In each of those cases, Mr. Trump has sought to have charges dismissed by arguing that he was acting in his official capacity as president on Jan. 6 and therefore cannot face civil litigation. Other defendants, like Mr. Giuliani, have claimed that they were exercising their First Amendment rights to free speech when they spoke at rallies before the storming of the Capitol.

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Credit...Jason Andrew for The New York Times

While the new lawsuit appears to largely rely on news reports and details gleaned from criminal cases filed by the Justice Department, it takes a broad view of the origins of the attack. It argues that the conspiracy to disrupt the election started as early as May 2020, when Mr. Trump began complaining on social media that mail-in voting could “lead to massive fraud.”

The suit accuses Mr. Stone, Mr. Trump’s longtime aide and ally, of echoing those and other claims, sometimes on right-wing news outlets like Infowars. Mr. Stone, who faced scrutiny early in the Justice Department’s investigation, has long denied any role in the riot.

At a presidential debate in September, the lawsuit notes, Mr. Trump appeared to summon members of the Proud Boys by telling them to “stand back and stand by.” The following month, according to the suit, Stewart Rhodes, the leader of the Oath Keepers, appeared on Infowars, predicting an impending civil war and vowing to post armed members of his group outside Washington in order to “save the White House.”

Mr. Rhodes is also under investigation in connection with the riot and recently acknowledged that he answered questions from the F.B.I., against the advice of his lawyer.

A few weeks after the election, the lawsuit says, a key organizer of the Stop the Steal movement that promoted false claims of election fraud, Ali Alexander, appeared at a rally outside the State Capitol in Georgia with the leader of the Proud Boys, Enrique Tarrio. “We’re going to stop the steal,” the suit quotes Mr. Alexander as saying. “But first we’re going to stop the certification.”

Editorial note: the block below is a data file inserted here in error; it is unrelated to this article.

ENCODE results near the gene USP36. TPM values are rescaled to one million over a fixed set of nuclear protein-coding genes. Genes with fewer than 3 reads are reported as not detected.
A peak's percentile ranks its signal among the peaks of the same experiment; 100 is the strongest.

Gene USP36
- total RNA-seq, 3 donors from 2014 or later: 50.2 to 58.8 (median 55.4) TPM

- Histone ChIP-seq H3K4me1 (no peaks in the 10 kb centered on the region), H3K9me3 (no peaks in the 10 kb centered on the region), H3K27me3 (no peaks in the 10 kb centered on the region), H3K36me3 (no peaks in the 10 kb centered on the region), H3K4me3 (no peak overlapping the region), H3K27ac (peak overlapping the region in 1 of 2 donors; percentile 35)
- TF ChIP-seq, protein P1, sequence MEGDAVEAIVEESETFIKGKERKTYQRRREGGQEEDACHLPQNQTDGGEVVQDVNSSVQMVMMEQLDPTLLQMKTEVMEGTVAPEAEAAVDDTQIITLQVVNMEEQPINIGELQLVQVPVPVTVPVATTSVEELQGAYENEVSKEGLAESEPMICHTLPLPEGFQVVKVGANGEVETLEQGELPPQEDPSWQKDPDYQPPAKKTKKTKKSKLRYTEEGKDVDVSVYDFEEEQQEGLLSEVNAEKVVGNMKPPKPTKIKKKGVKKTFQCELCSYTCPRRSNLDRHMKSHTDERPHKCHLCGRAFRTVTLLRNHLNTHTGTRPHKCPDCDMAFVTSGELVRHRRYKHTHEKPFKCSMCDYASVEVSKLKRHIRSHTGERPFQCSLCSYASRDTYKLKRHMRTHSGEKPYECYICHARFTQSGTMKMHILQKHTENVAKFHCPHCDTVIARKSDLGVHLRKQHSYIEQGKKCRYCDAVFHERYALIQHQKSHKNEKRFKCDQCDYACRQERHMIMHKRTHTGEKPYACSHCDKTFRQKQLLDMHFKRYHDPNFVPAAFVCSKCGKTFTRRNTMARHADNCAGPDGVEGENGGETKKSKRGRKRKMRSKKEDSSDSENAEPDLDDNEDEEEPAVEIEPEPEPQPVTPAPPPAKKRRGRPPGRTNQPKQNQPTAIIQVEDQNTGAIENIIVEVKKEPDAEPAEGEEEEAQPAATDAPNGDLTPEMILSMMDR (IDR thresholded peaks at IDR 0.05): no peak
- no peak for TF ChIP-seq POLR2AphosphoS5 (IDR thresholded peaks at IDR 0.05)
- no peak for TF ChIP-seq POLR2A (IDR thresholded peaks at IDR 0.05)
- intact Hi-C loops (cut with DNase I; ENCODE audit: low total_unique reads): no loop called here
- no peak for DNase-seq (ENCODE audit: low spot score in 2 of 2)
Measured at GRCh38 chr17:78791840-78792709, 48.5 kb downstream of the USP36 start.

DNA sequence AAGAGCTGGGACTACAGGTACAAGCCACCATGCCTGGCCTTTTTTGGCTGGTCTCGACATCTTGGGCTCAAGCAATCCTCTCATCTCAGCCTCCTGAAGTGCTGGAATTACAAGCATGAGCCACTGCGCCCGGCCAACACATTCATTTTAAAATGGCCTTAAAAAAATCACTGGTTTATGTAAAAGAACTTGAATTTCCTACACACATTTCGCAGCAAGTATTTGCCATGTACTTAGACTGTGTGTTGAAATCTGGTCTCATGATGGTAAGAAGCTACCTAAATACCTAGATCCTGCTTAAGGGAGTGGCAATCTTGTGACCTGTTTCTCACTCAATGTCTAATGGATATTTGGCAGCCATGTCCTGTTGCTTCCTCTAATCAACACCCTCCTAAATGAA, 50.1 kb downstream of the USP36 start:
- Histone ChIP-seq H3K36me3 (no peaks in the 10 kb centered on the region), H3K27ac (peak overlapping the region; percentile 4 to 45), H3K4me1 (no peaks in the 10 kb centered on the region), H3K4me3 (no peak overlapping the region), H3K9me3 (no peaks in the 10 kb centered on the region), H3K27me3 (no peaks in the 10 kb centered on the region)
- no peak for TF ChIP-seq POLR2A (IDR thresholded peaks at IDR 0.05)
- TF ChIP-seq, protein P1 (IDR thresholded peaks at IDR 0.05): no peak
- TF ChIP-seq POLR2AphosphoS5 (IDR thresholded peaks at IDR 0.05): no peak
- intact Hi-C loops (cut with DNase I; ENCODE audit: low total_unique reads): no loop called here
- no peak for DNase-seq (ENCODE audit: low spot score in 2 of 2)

Mr. Alexander’s lawyer, Baron Coleman, has repeatedly said his client is not under investigation in connection with the riot. Mr. Tarrio was not in Washington on Jan. 6 but was sentenced this week to five months in prison for possessing illegal weapons and burning a Black Lives Matter flag stolen from a historic Black church in Washington after a separate pro-Trump rally in December that also descended into violence.

The suit mentions other steps along the path to Jan. 6: In late November, it says, a California-based political organizer named Alan Hostetter, who believed the election was stolen, posted a video on the internet claiming that people “at the highest levels” needed to be “made an example of with an execution or two or three.”

Mr. Hostetter, who was charged in June with conspiring to storm the Capitol with members of the Three Percenter militia movement, also said in the video that he was going to return to Washington “with a million patriots, and we’ll surround that city.”

As for Jan. 6, the suit paints a picture of Stop the Steal activists riling up the mob of Trump supporters gathered in Washington with lies about the election, which the president then echoed in a speech near the White House. Members of the Proud Boys, the Oath Keepers and the Three Percenter movement, it claims, led the mob on the ground in the Capitol assault.

Mr. Trump, the lawsuit says, knew that “the situation at the Capitol was dire” but did not condemn the rioters. Instead, it says, he released a video two hours after the initial breach repeating his lie that the election and been stolen and telling the attackers that he loved them.